- APRIL 7, 2009, 8:01 A.M. ET
NEW DELHI -- An angry journalist threw a shoe at India's top security official after a confrontational exchange during a press conference over the 1984 anti-Sikh riots that left thousands dead.
The shoe missed Home Minister Palaniappan Chidambaram, who continued taking questions Tuesday as officials escorted the journalist away.
He was later taken into police custody, but it was not immediately clear whether he would face charges, said police spokesman Rajan Bhagat.
Local television channels identified the journalist as Jarnail Singh, a veteran reporter with one of India's largest newspapers, the Hindi daily Dainik Jagran.
A Sikh journalist throws his shoe at India's Home Minister Palaniappan Chidambaram during a news conference in New Delhi in this video frame grab from Ani TV
Before throwing the shoe, Mr. Singh asked Mr. Chidambaram several questions about the Central Bureau of Investigation's findings last week that cleared a senior Congress party leader, Jagdish Tytler, from any involvement in the ****** riots that left 3,000 dead.
Mr. Chidambaram said the CBI was an independent body and the government played no role in the decision, and called for the public to be patient.
Mr. Singh, dressed in an olive-green shirt and a white turban, then threw his blue and white sneaker at Mr. Chidambaram, narrowly missing his face.
Moments later, Mr. Chidambaram repeatedly asked the reporters in the room to "settle down," and said, "the emotional outburst of one man should not hijack a press conference." Soon after, Mr. Singh told TV news reporters that he regretted throwing the shoe but he felt Mr. Chidambaram was dodging the question.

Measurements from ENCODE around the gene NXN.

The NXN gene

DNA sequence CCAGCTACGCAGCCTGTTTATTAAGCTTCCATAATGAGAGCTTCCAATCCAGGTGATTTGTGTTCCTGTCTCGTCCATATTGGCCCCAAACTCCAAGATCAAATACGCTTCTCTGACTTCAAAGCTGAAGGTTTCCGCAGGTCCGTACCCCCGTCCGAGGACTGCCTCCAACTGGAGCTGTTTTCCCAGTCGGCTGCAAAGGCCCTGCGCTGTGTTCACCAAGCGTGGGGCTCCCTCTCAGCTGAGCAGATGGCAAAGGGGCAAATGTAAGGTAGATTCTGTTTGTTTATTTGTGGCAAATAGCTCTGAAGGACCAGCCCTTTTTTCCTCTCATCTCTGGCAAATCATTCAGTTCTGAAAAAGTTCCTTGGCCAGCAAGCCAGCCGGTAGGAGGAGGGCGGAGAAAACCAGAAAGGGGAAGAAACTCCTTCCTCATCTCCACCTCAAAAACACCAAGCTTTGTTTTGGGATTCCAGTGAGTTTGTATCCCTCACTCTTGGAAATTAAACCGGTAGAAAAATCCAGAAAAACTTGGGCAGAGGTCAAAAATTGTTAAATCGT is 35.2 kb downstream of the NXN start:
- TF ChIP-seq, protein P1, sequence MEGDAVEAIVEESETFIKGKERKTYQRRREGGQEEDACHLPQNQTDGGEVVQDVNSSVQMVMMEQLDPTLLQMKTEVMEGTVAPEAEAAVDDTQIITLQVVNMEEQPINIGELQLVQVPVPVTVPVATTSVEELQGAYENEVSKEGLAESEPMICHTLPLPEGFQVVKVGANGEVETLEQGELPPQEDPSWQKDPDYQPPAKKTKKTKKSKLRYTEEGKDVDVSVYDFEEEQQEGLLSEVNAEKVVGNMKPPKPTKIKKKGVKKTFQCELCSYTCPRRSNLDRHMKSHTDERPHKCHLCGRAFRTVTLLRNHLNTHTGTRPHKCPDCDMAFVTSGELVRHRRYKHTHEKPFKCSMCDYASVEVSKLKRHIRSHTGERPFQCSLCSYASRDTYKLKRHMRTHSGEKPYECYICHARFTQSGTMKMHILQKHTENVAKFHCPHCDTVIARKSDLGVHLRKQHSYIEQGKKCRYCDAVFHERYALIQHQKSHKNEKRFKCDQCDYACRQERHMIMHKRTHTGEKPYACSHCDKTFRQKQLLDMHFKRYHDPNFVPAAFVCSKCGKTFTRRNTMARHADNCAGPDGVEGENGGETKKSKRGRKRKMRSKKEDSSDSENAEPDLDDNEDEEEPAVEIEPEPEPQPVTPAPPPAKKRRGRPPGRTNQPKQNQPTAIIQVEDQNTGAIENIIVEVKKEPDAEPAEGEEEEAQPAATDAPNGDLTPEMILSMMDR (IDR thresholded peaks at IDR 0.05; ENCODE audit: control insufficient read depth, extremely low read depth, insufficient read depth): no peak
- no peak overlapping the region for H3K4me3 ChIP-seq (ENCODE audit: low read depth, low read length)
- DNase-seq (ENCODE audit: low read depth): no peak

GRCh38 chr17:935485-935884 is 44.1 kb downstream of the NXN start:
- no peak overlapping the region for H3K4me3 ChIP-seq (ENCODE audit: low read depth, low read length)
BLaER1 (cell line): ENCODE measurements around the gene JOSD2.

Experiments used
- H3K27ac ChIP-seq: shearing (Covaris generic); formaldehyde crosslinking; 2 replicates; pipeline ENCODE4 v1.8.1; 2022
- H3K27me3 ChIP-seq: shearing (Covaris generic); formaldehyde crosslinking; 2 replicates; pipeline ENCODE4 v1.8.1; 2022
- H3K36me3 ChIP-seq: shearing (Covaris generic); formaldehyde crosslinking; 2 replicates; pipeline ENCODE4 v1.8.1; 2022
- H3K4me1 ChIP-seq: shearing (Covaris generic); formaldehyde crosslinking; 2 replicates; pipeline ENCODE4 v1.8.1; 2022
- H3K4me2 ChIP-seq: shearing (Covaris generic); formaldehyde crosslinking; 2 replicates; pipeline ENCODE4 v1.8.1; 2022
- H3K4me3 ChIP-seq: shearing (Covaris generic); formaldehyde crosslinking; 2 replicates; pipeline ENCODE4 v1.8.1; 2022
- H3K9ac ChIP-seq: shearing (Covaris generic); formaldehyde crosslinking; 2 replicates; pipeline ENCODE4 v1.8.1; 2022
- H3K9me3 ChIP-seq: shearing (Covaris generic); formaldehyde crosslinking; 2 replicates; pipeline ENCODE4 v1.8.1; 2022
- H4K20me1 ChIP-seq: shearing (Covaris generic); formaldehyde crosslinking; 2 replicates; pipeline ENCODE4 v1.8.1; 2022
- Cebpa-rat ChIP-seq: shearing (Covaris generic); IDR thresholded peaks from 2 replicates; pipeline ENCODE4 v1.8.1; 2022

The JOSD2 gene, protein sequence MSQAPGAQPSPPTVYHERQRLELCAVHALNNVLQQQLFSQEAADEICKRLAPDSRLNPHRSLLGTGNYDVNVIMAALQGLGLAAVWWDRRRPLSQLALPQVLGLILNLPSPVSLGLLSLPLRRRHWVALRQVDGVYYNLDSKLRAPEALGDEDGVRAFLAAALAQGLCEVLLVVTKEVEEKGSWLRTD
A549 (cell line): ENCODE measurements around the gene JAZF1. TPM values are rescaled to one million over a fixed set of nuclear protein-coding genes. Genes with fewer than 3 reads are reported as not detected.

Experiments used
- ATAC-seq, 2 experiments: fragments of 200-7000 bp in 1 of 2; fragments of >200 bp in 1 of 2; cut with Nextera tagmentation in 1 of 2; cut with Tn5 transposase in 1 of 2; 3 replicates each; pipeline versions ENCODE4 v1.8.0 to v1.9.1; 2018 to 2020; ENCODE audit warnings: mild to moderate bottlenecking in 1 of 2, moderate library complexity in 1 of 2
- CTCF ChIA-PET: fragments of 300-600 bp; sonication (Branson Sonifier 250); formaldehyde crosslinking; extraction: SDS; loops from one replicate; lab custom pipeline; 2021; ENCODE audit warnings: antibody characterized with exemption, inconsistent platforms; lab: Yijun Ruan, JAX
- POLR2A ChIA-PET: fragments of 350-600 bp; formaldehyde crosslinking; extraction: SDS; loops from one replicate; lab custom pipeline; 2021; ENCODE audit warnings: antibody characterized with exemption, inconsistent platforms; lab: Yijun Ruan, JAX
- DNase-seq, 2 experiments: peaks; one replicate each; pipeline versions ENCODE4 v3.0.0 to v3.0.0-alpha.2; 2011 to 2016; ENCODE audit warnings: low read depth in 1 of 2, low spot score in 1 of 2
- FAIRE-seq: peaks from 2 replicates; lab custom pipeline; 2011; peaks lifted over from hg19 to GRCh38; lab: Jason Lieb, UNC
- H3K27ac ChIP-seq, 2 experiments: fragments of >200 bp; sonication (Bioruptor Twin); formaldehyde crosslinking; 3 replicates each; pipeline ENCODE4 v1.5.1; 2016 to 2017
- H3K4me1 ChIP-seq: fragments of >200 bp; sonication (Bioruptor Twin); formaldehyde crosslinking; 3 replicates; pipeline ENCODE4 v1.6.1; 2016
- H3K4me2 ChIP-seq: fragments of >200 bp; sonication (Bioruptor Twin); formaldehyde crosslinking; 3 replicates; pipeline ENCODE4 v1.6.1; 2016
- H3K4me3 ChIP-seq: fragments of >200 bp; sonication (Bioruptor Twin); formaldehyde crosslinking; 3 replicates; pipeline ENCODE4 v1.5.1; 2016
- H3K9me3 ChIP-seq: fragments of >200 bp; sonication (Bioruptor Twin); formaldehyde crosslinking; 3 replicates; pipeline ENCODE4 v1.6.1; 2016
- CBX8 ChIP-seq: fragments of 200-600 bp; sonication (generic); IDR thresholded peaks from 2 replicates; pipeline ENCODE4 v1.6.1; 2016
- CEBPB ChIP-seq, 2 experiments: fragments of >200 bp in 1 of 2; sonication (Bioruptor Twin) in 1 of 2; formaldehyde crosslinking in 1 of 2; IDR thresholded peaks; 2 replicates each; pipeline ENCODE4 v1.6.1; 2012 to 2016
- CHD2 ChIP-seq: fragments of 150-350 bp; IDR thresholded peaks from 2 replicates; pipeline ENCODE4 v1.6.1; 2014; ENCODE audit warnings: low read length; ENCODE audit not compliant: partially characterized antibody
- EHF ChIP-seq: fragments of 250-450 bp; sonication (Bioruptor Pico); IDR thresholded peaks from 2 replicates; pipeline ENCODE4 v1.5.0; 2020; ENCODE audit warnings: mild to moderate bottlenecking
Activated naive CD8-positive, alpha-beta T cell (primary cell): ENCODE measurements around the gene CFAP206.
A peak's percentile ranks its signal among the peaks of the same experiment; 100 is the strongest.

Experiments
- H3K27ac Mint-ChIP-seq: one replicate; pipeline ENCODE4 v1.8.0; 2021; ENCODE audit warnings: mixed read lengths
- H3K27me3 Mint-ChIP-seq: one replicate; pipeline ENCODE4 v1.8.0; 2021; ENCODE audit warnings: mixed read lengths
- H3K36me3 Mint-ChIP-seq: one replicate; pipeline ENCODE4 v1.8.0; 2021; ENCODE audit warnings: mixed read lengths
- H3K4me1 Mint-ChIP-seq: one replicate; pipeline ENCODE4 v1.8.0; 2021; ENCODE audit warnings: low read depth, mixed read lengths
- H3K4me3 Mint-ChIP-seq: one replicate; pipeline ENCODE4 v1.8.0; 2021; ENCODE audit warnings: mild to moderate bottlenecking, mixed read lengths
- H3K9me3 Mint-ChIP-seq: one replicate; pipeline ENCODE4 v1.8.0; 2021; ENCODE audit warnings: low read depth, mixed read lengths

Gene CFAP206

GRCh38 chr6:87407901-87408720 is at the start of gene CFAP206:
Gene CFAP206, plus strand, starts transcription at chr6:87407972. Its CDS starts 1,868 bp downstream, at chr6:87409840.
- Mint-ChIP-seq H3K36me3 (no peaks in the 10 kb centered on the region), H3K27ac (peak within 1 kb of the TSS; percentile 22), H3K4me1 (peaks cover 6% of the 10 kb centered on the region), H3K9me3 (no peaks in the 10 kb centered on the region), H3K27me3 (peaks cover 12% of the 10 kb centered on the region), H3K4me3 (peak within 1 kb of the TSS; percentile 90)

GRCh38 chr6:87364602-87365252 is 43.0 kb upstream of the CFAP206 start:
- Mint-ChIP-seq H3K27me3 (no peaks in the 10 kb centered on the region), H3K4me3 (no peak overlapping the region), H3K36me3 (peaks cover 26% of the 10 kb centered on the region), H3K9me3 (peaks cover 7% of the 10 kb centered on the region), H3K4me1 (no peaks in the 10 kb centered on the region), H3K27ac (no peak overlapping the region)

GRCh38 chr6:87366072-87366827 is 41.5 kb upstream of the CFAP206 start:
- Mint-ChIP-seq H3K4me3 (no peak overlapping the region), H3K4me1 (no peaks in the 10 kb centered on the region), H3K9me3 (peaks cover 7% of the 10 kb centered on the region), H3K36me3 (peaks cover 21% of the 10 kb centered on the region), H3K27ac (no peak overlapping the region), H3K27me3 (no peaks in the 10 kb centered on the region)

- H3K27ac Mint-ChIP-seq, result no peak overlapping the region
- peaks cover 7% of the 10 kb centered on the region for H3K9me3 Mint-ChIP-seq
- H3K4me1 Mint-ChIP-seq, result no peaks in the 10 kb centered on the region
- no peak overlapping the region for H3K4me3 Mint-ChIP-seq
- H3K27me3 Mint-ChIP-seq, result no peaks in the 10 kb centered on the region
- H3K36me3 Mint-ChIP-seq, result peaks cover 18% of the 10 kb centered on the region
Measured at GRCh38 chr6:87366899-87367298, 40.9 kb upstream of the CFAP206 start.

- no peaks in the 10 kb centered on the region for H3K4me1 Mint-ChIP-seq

"I just wanted to ask him how justice will be done, but he was not interested in answering the questions," he told CNN-IBN during a telephone interview from police custody.
"I don't think it was the right way, what I have done, but the issue is right." Mr. Singh didn't say whether he was inspired by Iraqi journalist Muntadhar al-Zeidi, who last month was sentenced to three years in prison for throwing his shoes at former U.S. President George W. Bush in Baghdad.
The 1984 riots, which remain a very controversial issue in India, left more than 3,000 dead, most of whom were Sikhs. The carnage erupted across India after former prime minister Indira Gandhi's Sikh bodyguards shot her to death. Many blame Congress party officials for turning a blind eye or even supporting the rioters in the violence that ensued after their leader was slain.
On Tuesday, hundreds of Sikhs held protests over the CBI's findings in front of the home of Congress chief Sonia Gandhi, the daughter-in-law of Indira Gandhi.
Jagdish Tytler, the center of the controversy, was a lawmaker at the time and remains a divisive figure in Indian politics. He is currently campaigning for re-election to Parliament in elections that begin later this month.
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